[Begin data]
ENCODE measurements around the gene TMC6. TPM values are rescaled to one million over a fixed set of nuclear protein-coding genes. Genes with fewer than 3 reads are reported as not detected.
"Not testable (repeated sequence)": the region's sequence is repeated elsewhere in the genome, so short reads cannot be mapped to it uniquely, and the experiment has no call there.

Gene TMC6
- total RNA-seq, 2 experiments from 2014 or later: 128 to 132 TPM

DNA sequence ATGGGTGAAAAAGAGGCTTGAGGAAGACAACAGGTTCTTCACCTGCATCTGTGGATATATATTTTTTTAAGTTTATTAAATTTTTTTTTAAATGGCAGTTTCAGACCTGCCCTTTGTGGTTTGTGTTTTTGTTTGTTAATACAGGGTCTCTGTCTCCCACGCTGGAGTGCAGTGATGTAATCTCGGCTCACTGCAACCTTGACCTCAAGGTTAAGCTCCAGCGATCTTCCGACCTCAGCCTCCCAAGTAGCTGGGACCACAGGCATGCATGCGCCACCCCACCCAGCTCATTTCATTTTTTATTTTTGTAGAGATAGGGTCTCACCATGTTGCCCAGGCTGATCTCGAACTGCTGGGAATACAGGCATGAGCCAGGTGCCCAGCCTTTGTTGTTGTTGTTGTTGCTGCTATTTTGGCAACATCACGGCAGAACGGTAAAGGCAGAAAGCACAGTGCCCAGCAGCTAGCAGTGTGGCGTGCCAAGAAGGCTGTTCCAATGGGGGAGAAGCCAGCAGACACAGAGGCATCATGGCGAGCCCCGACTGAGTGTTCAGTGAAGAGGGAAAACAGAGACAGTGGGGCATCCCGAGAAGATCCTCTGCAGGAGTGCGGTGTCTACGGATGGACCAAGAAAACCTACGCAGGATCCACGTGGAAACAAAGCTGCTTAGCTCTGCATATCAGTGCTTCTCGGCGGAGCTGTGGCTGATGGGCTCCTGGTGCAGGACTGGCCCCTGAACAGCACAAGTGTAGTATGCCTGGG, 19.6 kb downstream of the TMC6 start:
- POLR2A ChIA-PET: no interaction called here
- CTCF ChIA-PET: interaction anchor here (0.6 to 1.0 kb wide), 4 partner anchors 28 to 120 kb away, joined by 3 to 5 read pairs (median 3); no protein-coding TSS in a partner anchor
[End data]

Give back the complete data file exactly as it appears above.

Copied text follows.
ENCODE measurements around the gene TMC6. TPM values are rescaled to one million over a fixed set of nuclear protein-coding genes. Genes with fewer than 3 reads are reported as not detected.
"Not testable (repeated sequence)": the region's sequence is repeated elsewhere in the genome, so short reads cannot be mapped to it uniquely, and the experiment has no call there.

Gene TMC6
- total RNA-seq, 2 experiments from 2014 or later: 128 to 132 TPM

DNA sequence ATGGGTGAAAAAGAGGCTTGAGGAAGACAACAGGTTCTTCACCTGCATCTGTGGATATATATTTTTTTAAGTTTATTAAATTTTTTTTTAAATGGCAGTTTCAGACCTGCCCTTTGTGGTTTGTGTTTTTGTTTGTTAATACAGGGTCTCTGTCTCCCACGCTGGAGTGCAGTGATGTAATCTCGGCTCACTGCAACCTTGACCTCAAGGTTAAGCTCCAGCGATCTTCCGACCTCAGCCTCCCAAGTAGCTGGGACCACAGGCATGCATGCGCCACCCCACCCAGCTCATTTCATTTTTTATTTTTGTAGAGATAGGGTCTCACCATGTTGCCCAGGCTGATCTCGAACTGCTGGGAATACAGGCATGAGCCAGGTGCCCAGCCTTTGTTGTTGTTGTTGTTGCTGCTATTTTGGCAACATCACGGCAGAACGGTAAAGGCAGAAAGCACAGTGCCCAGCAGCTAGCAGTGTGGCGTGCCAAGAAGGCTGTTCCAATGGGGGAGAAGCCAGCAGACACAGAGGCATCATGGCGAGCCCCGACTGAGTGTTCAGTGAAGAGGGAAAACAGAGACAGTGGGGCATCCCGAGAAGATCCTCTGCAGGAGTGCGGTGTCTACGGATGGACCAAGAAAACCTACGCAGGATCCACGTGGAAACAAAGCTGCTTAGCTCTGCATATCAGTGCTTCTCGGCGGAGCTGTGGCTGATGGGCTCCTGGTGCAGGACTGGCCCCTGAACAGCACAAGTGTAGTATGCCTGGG, 19.6 kb downstream of the TMC6 start:
- POLR2A ChIA-PET: no interaction called here
- CTCF ChIA-PET: interaction anchor here (0.6 to 1.0 kb wide), 4 partner anchors 28 to 120 kb away, joined by 3 to 5 read pairs (median 3); no protein-coding TSS in a partner anchor